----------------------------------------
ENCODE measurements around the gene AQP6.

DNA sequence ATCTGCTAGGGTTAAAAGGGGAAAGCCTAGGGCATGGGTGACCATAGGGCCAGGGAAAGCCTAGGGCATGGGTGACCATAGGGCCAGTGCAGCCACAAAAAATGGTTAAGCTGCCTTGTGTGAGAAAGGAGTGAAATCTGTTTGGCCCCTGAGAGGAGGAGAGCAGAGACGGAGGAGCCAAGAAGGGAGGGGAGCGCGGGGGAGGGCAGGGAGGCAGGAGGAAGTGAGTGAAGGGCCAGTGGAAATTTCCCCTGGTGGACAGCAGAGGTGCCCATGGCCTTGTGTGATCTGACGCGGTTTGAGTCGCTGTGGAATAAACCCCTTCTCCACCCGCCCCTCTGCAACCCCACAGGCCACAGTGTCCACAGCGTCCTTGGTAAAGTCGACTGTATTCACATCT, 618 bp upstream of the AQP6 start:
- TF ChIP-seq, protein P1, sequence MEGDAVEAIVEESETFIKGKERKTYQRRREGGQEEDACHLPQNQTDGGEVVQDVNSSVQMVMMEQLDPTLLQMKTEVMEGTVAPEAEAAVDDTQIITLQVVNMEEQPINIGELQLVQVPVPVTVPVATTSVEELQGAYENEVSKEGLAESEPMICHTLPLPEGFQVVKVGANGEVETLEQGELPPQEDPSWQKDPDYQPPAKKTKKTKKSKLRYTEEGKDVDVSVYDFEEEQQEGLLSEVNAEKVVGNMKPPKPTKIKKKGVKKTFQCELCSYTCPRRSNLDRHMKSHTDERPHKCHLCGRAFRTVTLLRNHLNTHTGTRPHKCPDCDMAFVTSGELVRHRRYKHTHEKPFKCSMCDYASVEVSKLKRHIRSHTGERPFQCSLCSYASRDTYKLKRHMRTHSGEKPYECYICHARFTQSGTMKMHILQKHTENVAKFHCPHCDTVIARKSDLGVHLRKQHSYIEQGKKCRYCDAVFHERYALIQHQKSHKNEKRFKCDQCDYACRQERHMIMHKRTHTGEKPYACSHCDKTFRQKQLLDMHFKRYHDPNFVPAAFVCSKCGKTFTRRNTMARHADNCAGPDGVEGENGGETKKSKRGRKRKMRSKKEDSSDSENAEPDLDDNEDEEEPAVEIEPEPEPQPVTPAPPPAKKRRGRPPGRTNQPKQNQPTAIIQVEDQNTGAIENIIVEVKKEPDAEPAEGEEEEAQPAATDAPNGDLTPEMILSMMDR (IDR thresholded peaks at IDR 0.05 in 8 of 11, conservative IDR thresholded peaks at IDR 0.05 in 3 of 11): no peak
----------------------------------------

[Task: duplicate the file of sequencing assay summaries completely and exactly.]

ENCODE measurements around the gene AQP6.

DNA sequence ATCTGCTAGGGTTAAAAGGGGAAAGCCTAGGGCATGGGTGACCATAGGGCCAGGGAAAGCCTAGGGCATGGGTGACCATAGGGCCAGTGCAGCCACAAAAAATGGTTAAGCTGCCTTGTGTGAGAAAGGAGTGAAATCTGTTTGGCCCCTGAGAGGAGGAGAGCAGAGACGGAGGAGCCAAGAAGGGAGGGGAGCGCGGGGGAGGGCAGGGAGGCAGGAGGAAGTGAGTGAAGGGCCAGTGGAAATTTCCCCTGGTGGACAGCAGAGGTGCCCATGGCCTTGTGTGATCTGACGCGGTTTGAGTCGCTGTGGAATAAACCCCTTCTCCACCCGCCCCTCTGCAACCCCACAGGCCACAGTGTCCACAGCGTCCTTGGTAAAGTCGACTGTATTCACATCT, 618 bp upstream of the AQP6 start:
- TF ChIP-seq, protein P1, sequence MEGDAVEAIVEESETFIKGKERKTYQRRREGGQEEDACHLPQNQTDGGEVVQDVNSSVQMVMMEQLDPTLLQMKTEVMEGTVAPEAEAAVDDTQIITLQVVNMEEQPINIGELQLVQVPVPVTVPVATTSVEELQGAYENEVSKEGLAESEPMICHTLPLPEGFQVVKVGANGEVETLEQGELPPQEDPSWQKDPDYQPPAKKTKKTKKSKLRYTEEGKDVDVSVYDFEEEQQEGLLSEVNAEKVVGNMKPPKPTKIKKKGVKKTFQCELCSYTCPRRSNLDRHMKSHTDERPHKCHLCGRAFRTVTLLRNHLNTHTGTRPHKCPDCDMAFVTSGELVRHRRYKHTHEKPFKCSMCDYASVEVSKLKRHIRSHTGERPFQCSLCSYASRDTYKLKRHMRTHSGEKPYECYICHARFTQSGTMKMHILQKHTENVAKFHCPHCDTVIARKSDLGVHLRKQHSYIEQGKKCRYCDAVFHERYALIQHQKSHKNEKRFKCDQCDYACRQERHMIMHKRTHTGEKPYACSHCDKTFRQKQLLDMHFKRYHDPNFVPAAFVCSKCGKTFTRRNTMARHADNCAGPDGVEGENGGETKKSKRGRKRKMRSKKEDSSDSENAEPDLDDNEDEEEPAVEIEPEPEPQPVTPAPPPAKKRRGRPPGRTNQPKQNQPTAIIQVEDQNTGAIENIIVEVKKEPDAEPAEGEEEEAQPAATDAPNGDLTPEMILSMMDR (IDR thresholded peaks at IDR 0.05 in 8 of 11, conservative IDR thresholded peaks at IDR 0.05 in 3 of 11): no peak